Last year I attended a couple of sessions facilitated by Leigh Zeitz where he used Skype to bring in experts from around the world.  Last year we had a presenter from Sydney, Australia.  This year we had Vinnie Vrotny from northern Illinois.  Vinnie talked to us about how cell phones can be used in education.  While I didn’t necessarily have a huge aha during this session, I still learned new ways of using cell phones in education.  The genius of this type of presentation is that while the video is playing in the physical room at ITEC, there is a backchannel happening with the presenter where we can ask him questions related to his presentation.  We have direct access to him, allowing us to go deeper into an area we are interested in.  For me, Vinnie and I talked more about how cell phones were being used at his school.  While cell phones are not allowed in the building, the athletic director has embraced the technology and blogs from the sidelines during school events.  The blogs are typically short and include pictures.  What an innovative way to engage the school community even if they can’t be there!  I’d likely take it a step further and have the blog connected to a Facebook Page or Twitter account to connect to a larger audience.  This session was one of my favorites not because of the content, but because of how I could interact with the presenter and other conference goers during the presentation.  A unique experience I hope continues for next year.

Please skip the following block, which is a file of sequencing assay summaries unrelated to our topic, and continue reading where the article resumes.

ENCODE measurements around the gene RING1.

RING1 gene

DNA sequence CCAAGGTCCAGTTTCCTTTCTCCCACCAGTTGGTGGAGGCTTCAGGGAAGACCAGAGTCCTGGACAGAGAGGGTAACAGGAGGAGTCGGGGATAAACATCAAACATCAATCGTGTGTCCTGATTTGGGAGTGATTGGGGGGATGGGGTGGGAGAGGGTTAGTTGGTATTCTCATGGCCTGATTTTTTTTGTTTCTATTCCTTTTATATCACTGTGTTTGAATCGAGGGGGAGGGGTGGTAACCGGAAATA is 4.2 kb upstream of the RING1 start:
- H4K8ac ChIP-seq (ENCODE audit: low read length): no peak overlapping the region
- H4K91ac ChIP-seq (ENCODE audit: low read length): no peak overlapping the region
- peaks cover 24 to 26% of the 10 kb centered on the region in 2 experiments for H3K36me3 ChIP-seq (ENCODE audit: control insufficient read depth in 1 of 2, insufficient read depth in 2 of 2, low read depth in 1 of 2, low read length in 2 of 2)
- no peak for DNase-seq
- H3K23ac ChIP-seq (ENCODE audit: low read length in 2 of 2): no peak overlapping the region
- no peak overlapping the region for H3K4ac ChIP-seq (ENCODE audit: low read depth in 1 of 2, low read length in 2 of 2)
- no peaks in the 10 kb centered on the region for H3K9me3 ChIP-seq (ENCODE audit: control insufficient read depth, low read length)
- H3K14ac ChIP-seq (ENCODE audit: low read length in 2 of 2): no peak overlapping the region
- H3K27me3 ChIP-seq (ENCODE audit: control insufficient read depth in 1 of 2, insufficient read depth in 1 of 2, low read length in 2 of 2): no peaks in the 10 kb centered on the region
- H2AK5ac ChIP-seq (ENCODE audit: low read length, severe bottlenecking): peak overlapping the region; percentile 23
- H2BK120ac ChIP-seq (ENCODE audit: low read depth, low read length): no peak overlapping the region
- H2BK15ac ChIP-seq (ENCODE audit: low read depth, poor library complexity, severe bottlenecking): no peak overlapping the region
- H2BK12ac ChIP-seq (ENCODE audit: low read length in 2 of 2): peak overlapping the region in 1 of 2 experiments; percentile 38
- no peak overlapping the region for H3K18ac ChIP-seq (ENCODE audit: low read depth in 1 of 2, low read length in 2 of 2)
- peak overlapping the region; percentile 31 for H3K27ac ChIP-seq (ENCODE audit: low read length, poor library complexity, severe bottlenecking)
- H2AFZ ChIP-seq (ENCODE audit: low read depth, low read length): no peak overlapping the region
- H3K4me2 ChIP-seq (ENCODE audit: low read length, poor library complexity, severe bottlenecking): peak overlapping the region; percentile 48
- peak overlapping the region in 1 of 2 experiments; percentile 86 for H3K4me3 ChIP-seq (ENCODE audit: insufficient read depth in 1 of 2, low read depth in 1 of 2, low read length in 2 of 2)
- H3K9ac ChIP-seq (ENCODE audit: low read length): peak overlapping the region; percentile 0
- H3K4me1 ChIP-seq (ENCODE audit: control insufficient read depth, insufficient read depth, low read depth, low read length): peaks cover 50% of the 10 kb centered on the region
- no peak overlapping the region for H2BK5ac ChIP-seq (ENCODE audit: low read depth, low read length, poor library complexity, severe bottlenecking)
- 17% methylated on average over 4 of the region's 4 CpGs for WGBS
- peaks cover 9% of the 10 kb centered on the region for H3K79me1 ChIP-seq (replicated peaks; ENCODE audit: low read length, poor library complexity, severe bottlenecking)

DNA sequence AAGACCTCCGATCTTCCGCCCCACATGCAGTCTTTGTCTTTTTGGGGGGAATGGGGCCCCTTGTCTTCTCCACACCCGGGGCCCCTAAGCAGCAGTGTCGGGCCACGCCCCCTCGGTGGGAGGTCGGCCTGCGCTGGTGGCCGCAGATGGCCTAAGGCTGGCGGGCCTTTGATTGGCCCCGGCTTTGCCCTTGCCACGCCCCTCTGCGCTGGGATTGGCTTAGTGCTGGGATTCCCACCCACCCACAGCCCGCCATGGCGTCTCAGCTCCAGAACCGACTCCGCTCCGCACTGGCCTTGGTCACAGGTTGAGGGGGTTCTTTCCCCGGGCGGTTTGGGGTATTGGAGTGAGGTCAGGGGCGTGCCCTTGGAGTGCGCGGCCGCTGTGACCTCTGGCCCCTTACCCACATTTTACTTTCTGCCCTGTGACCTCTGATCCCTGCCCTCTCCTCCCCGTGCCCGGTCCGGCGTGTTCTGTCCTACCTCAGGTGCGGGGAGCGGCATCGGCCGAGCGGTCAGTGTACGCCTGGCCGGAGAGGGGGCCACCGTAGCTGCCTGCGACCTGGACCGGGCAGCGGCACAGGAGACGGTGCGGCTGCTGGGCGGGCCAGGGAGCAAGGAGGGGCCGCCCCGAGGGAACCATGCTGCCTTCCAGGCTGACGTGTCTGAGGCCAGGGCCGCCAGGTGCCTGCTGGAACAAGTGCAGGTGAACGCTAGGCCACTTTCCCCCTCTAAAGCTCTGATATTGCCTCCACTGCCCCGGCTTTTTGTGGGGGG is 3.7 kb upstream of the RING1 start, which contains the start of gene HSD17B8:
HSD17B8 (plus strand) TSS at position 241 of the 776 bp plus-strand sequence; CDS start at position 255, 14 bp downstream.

Facebook in First Grade?  You got it! – Devin and Erin Schoening
This was the best session of the conference hands down, and I almost missed it!   Devin and Erin talked about how they used a Facebook account with their first grade class to bring parents into the classroom during the day.  Parent involvement is crucial for success, but is becoming more and more difficult to get.  However, by inviting the parents to be friends with the class, Devin and Erin were able to let parents see what was happening throughout the day, allowing parents to further the learning at home by making connections to class.  I learned that Facebook Corp is supportive of educators using Facebook accounts for their classes, which is good to know.  In fact, when Erin was contacted by Facebook about her account, they apologized for not having more resources for education.  Talk about surprising!  Being able to see how others are using Facebook in their schools really reinforces what I believe.  Here are some more of the highlights of their session:
  • Used News Feed to see what other classrooms were doing
  • Created Facebook note of who’s friends with the class so reassure parents that only the right people could see and interact with their children through Facebook